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Upon Further Review, NFL Draft A Positive Step For Hokies

If you’re a “glass half full” kind of person and looking for something to be positive about regarding Virginia Tech football, take a closer look at the recently completed NFL Draft.

I come at this from the perspective of someone who has spent a lot of time in sales, which recruiting basically is. To be successful, I learned over a few decades, you need to have a story. Something simple that you can tell quickly, is easy to understand, and makes potential buyers feel like “OK, tell me more.”

Want to do a quick test on whether a product has a chance to be successful? Ask the person selling it. He or she will quickly either say “I can sell that,” or if you’ve come up with something that might be a borderline lemon, you could hear “that’s a stretch. They’re not going to believe that.”

Which brings us to Virginia Tech football.

If you go back into even the most ancient of Hokie archives, there has always been one recurring topic recruits want to hear confirmation of. While my younger friends will tell you it’s the money spent on salaries or the crystal cathedral facilities you have, I’ve found that while they can be important, the burning question almost everyone wants to hear a good answer to is “if I play at your school, will it help me make it to the next level?”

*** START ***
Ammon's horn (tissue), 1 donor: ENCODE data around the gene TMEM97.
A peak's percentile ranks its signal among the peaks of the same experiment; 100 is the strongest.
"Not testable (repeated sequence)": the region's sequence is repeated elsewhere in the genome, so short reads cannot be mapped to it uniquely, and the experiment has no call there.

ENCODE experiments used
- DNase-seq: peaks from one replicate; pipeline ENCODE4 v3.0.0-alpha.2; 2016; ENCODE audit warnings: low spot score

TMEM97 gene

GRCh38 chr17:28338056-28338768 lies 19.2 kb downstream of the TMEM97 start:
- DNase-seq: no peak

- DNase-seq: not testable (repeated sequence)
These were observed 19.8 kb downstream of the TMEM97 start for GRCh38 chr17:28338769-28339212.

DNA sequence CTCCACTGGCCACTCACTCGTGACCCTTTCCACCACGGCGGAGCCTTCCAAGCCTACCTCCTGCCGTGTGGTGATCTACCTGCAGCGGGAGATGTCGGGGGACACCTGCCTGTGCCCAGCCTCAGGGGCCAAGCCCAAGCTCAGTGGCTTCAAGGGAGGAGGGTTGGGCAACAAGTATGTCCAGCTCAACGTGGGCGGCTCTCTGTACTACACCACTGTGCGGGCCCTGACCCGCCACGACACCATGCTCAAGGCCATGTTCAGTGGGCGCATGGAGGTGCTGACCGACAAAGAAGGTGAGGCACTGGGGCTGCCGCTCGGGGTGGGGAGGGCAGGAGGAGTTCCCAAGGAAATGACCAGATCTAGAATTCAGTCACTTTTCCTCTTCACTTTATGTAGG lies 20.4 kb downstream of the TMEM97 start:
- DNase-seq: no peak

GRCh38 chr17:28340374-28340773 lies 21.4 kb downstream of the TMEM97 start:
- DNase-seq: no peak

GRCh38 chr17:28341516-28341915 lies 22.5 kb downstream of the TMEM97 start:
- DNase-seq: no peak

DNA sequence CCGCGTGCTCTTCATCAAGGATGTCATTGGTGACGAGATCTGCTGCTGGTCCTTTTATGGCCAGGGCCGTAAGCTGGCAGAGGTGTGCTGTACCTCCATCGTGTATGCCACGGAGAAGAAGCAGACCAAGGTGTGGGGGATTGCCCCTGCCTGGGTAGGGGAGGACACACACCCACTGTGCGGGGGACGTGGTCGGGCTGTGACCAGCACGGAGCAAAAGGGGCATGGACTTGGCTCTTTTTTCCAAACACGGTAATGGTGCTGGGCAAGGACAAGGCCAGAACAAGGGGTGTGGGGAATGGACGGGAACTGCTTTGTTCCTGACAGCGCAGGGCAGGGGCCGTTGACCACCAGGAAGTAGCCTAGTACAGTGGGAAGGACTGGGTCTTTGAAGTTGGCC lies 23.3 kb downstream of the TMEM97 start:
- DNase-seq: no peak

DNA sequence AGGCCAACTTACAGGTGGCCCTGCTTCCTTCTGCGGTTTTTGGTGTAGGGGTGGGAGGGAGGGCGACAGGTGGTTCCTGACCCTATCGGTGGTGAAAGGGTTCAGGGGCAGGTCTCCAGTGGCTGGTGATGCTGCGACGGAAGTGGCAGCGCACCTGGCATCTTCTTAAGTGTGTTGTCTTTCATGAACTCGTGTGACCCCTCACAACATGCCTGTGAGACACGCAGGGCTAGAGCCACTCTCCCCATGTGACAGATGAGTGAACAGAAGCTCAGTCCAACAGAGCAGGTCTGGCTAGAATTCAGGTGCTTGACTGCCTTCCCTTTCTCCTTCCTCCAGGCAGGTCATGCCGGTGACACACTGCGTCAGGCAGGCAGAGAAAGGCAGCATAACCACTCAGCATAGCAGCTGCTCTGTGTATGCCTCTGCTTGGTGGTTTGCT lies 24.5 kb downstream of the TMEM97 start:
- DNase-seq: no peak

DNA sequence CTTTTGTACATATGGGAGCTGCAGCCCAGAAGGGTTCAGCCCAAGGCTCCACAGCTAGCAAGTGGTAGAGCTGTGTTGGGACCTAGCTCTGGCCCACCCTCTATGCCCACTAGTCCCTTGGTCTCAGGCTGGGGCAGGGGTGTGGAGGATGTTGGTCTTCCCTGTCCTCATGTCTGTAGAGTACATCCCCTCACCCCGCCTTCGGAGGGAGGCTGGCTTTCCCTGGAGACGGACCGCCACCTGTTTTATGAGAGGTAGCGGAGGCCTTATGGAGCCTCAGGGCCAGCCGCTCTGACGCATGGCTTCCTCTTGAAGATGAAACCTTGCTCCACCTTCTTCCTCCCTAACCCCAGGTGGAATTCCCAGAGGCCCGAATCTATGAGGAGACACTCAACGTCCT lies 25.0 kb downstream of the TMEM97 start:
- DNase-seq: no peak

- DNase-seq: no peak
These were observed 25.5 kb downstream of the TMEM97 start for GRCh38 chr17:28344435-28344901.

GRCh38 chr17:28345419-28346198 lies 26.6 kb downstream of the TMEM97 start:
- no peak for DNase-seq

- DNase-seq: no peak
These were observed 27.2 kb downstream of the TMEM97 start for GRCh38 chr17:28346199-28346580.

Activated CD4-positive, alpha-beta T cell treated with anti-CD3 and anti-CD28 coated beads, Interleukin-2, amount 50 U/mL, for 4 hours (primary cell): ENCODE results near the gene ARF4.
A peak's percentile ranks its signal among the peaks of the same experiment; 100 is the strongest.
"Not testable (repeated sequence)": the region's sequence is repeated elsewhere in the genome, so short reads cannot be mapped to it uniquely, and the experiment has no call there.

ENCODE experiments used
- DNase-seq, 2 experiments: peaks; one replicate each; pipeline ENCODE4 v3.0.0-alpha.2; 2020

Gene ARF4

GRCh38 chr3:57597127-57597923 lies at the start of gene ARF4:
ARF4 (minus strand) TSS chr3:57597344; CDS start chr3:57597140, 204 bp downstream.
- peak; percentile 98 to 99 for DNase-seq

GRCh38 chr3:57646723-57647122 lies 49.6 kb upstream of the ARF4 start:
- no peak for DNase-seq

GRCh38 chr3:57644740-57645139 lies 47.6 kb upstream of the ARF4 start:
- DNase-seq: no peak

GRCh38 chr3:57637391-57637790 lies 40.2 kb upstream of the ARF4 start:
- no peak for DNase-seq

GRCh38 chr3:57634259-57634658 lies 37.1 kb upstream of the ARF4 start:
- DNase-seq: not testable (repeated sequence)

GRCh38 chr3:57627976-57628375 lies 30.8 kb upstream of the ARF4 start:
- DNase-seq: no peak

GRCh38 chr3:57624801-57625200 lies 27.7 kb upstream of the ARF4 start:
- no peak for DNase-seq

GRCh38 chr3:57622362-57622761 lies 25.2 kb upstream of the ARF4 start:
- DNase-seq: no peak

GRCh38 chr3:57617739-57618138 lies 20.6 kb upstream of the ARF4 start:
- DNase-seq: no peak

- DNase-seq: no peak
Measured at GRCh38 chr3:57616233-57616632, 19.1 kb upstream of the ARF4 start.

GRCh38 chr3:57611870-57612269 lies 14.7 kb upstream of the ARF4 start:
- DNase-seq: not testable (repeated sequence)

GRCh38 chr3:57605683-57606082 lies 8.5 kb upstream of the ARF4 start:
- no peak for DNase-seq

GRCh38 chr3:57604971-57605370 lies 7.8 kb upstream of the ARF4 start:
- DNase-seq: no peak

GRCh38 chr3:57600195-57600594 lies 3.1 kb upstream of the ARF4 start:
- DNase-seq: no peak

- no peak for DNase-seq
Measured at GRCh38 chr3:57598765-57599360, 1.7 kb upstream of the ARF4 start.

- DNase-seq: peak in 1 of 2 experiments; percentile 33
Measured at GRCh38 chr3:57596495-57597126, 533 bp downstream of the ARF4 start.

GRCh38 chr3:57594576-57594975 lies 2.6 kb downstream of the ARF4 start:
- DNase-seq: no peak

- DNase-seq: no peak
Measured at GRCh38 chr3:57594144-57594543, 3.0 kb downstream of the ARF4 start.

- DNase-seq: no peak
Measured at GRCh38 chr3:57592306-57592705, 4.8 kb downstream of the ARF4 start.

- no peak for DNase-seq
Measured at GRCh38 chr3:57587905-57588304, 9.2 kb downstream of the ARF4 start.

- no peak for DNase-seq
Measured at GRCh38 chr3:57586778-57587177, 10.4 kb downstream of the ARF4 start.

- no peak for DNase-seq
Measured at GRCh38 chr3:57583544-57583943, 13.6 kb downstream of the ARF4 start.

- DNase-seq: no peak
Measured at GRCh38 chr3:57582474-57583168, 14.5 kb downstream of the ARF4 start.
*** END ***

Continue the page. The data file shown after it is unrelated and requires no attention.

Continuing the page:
It was the biggest question for Michael Vick and his family when he was debating between the Hokies and Syracuse in the 1990s. Could he play in Blacksburg and still be seen on television enough to attract the attention of the pros, the advertisers seeking celebrity endorsers, and the movers and shakers of the world? 

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A Fitting Ending To A Long-Deserved State Championship

I have to admit, there was something very satisfying about the way Stone Bridge’s state championship game with Highland Springs ended today.

Yeah, a title was awarded, but if you've followed Stone Bridge football for a long time like I have, it felt more like a journey had finally ended. A trophy was not only awarded, but a debt from the past had been settled. The curse had been broken. The slate was clean.

Let me first confess before explaining what I'm talking about that when it comes to the original three Ashburn high schools, I’m a shameless homer. Since I live about one mile from Broad Run and about a mile and a half from Stone Bridge, I’m even more of a homer. And since my daughter graduated from Stone Bridge, I’m even worse with the Bulldogs.

You might as well say “Doh” and call me Mr. Simpson.